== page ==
For these changes to take place teachers are asked to become participants themselves in the participatory culture. This seems to be a reoccurring them in this course, I am guessing not by accident. Once again I am reminded that you can’t understand from looking from the outside in but need to be immersed in order for true comprehension. Plus belonging in this way allows a person to set their own goals, have a sense of responsibility, and care about being a part of something larger.

Before this chapter, I was unaware there could be a distinction between participatory culture and web 2.0. According to this work, web 2.0 is a business model where participants can be exploited as consumers that contribute to the free labor of attention. Participatory culture, on the other hand, has a long history of people coming together to create and connect without a systematic organization. This is important to know so that the 2.0 business model does not inadvertently wind up in the education system. The last thing we need is for amazing online tools to become systemized, bureaucratic and used in a traditional education style.

What students need is a participatory culture with real world consequences like what can be found in Letters to the Next President 2.0 and Dear Future President. Hypothes.is, the online annotation tool, has created a project to involve youth in annotating activities for the 2016 election. Students can fact-check candidate statements, comment on speeches, annotate campaign websites, etc. This is exactly the type of authentic learning students should be doing in school. It’s interesting, applicable, community oriented, participatory and real. Students will be invested in their own learning and the events in the world around them.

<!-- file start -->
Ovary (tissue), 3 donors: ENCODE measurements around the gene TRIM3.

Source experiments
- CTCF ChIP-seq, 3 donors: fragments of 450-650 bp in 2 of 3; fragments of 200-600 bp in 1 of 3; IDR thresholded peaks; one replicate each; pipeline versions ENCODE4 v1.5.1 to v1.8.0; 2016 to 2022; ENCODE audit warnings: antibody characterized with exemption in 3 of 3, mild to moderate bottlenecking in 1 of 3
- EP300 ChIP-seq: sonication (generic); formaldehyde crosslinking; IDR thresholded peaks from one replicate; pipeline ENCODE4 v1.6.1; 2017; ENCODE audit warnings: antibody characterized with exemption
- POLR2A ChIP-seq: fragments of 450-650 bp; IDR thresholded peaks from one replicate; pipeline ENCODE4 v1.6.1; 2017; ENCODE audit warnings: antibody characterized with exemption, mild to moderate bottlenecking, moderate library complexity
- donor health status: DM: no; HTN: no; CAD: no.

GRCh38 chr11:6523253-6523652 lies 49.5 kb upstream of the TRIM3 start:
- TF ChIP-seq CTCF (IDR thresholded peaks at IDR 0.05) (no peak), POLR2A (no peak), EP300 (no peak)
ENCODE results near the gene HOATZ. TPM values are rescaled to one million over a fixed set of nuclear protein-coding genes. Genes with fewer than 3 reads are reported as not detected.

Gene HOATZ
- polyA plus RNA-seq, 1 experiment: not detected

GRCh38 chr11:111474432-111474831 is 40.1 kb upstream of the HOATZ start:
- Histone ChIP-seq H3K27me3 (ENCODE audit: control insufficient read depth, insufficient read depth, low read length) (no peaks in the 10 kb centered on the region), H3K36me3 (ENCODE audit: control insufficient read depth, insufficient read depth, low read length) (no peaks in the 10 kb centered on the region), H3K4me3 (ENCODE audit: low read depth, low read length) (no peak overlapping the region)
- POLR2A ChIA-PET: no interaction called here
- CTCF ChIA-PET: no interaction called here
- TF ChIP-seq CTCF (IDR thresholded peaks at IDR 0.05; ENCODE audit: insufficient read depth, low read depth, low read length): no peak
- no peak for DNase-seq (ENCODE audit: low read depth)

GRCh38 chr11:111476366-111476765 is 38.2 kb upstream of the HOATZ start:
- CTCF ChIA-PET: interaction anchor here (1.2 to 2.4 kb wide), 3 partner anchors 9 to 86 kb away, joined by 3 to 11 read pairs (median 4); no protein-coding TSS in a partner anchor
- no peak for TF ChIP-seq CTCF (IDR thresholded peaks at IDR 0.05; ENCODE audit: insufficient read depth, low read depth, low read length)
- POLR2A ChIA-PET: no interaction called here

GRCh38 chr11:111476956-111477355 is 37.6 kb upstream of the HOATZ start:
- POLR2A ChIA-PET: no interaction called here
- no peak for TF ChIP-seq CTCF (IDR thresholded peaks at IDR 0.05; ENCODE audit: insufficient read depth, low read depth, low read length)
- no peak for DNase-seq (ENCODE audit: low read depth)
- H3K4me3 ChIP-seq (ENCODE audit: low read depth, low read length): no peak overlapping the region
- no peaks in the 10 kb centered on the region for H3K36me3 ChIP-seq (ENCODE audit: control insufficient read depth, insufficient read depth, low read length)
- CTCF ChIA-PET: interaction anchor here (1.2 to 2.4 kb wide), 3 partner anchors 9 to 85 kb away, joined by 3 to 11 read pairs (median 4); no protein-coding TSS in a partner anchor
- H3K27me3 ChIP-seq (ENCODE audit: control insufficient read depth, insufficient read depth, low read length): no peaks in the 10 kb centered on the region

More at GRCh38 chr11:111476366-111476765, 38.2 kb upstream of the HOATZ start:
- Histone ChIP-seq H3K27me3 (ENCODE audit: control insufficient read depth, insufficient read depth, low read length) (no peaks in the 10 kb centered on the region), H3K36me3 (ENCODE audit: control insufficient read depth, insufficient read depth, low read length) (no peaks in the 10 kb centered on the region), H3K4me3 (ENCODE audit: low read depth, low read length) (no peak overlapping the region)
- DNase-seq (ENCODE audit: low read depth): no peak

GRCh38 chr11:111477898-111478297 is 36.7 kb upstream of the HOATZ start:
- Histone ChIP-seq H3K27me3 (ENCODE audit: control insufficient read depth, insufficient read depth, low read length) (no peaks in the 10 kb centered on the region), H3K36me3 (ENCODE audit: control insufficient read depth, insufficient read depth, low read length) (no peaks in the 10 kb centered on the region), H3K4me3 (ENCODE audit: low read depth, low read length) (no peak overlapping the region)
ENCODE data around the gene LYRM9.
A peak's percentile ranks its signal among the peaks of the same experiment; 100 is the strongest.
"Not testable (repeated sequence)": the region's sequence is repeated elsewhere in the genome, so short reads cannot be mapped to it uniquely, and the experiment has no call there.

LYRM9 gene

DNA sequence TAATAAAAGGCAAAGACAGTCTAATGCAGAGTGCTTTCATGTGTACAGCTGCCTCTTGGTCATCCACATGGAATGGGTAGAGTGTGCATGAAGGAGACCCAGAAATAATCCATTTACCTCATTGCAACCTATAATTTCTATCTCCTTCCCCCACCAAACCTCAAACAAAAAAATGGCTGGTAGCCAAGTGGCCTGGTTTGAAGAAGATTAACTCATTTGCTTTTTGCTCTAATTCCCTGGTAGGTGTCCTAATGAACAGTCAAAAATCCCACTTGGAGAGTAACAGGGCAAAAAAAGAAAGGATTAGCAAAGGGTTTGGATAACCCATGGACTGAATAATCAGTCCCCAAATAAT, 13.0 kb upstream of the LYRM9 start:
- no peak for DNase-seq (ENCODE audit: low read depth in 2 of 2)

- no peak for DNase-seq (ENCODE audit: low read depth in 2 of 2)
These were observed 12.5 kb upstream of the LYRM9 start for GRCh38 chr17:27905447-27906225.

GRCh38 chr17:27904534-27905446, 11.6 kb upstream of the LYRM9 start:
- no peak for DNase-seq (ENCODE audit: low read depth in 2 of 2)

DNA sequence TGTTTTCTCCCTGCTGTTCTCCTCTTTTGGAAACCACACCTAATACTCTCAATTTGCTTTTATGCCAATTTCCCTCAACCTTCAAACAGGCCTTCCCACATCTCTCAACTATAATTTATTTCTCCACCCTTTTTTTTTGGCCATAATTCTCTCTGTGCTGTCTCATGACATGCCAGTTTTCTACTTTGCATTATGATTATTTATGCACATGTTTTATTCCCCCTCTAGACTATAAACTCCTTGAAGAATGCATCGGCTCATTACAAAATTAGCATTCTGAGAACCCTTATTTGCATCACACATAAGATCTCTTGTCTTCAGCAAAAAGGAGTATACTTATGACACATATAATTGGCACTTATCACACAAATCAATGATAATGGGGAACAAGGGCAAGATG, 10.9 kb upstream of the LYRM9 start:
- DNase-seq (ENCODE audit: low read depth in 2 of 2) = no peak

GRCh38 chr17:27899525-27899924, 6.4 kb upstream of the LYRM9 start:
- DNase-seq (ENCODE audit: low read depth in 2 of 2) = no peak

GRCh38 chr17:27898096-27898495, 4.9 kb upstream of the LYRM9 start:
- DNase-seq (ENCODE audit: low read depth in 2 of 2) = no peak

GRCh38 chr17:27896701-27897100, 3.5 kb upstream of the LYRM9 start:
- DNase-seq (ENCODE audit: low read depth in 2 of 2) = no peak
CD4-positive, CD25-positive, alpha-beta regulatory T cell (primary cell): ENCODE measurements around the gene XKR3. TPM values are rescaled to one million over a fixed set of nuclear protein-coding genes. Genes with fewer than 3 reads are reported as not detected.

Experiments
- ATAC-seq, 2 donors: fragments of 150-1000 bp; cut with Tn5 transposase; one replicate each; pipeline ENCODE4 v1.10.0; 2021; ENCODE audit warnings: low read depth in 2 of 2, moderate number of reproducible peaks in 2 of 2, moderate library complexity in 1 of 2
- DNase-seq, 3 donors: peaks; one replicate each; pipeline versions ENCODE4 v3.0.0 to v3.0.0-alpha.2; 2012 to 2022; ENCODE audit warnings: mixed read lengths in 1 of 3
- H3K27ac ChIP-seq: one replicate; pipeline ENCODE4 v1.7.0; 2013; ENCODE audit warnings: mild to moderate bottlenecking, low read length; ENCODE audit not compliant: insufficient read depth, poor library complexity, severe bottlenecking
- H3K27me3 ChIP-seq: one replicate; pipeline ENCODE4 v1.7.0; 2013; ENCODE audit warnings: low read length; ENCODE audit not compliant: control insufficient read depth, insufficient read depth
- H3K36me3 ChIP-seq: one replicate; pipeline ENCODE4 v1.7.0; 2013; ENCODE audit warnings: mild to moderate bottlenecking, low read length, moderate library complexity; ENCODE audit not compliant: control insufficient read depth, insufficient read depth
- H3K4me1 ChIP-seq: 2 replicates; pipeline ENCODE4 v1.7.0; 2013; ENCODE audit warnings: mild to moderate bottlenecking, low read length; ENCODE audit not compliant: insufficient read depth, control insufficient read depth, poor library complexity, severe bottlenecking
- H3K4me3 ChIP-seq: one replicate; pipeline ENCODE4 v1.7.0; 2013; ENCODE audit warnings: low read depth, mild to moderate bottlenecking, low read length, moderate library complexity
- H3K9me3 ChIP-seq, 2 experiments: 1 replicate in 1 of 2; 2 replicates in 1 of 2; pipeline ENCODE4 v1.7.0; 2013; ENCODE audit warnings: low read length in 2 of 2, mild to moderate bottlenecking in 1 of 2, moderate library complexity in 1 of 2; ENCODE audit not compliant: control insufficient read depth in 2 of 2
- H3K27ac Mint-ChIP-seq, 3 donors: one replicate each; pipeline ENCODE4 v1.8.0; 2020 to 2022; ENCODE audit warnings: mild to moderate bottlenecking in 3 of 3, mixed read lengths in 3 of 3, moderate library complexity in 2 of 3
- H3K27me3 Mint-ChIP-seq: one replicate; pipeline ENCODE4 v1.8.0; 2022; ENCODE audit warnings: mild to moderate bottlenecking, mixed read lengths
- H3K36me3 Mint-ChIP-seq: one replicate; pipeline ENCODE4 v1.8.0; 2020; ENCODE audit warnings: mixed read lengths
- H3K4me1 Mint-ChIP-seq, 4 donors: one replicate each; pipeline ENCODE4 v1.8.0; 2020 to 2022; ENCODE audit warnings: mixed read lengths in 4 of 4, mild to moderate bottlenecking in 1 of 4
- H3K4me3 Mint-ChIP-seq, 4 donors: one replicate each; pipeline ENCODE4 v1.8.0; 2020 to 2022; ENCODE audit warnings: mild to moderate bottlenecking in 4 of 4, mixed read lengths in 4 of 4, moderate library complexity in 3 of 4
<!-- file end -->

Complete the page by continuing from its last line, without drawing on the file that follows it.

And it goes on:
The Letters to the Next President project got me thinking about how young people today were going to navigate their own work-life balance (my focal theme) in the future. Were they going to have the same situations we have today or would life become even more complex as it has for us compared to the olden days of past? Unfortunately, I wasn’t able to find many studies about how the youth of today felt about work-life balance in the future. But I did think about what life is like for children today in terms of time and schedules. I found many reviewed studies like The Effects of Over-Scheduled Children: Perspectives of Childcare Workers , about the ways kids today are overscheduled and stressed out. This study claims that being over scheduled as a child may lead to being overscheduled as an adult, which can lead to poor work-life balance. Also, many overscheduled children are tired and emotionally exhausted, which can lead to illness. Sick children make the work-life balance of their parents even harder as schedules become disrupted, childcare becomes an issue and work does not get done. Maybe all of us, not just kids, are overscheduled and need to reevaluate the hectic nature of our lives. Maybe as technology advances and education improves the children of the future will teach us how to live balanced lives.